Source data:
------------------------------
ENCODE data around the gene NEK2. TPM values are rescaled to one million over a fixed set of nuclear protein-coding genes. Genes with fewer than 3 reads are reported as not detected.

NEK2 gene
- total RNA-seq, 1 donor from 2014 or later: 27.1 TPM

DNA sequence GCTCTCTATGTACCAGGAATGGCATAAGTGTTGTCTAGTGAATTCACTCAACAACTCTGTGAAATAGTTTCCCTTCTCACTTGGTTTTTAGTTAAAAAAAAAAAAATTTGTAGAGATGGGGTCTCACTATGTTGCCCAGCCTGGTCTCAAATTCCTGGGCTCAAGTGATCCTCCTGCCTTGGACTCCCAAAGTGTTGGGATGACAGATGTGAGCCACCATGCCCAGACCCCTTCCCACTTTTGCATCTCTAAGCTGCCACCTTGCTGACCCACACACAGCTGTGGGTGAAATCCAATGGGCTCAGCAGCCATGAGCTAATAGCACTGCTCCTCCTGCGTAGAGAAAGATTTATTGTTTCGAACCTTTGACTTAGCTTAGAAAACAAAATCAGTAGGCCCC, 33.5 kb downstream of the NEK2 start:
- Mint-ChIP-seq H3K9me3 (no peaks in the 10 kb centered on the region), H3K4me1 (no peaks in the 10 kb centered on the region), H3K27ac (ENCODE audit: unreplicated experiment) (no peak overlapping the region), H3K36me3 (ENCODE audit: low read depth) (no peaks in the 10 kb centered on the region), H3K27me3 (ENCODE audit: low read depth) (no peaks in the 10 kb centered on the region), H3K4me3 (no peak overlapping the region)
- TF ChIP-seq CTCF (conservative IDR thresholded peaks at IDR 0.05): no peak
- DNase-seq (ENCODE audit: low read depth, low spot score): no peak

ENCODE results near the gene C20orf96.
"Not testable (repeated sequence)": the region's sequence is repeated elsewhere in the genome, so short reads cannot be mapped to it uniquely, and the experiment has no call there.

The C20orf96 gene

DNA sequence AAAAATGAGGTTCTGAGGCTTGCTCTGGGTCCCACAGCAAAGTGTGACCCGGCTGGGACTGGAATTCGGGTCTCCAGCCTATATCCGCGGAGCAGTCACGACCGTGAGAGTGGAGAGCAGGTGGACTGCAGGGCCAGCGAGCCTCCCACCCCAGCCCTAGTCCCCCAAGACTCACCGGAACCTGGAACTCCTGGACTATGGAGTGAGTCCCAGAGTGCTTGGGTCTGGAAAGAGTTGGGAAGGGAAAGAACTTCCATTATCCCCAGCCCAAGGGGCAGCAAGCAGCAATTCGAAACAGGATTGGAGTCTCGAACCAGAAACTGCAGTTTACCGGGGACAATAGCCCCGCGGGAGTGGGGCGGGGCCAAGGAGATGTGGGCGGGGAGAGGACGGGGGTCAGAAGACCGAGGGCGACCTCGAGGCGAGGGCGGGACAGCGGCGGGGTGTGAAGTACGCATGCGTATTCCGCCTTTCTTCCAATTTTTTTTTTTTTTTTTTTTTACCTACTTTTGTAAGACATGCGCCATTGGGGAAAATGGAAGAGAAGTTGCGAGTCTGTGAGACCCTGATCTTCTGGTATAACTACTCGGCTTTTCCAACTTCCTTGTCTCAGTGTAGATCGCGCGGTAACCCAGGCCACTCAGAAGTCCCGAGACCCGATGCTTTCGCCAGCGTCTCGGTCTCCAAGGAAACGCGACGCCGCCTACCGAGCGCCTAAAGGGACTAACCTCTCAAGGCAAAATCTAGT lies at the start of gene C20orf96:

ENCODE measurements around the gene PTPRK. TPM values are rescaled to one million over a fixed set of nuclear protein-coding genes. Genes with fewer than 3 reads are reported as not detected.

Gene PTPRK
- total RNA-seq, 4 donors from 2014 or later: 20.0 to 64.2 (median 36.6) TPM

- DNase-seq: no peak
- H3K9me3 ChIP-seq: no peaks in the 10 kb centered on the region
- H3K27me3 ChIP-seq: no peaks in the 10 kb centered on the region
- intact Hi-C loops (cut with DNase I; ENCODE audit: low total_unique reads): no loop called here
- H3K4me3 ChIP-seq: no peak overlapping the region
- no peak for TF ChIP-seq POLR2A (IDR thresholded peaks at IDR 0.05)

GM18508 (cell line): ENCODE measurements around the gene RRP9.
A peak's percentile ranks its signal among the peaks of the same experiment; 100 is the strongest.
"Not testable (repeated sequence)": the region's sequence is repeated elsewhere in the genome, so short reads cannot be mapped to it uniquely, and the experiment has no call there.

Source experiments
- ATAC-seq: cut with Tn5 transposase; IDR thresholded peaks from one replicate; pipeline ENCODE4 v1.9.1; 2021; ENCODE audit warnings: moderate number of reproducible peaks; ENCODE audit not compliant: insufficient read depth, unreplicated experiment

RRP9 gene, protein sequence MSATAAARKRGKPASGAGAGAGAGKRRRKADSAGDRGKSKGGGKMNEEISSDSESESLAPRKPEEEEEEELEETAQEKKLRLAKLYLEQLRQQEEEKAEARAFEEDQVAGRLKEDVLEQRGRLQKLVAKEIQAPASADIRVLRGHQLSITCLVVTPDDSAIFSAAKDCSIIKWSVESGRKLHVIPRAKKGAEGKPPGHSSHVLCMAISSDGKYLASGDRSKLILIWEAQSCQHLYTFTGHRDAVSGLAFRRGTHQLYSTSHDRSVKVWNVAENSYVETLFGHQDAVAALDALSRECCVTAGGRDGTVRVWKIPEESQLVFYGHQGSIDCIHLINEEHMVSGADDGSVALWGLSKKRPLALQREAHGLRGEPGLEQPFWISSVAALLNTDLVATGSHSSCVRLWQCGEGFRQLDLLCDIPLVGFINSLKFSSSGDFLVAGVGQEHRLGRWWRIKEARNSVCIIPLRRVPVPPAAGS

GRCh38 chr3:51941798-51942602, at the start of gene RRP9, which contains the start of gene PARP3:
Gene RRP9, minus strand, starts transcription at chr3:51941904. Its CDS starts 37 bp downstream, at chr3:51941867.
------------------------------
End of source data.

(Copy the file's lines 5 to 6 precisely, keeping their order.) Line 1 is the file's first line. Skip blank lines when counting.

- Mint-ChIP-seq H3K9me3 (no peaks in the 10 kb centered on the region), H3K4me1 (no peaks in the 10 kb centered on the region), H3K27ac (ENCODE audit: unreplicated experiment) (no peak overlapping the region), H3K36me3 (ENCODE audit: low read depth) (no peaks in the 10 kb centered on the region), H3K27me3 (ENCODE audit: low read depth) (no peaks in the 10 kb centered on the region), H3K4me3 (no peak overlapping the region)
- TF ChIP-seq CTCF (conservative IDR thresholded peaks at IDR 0.05): no peak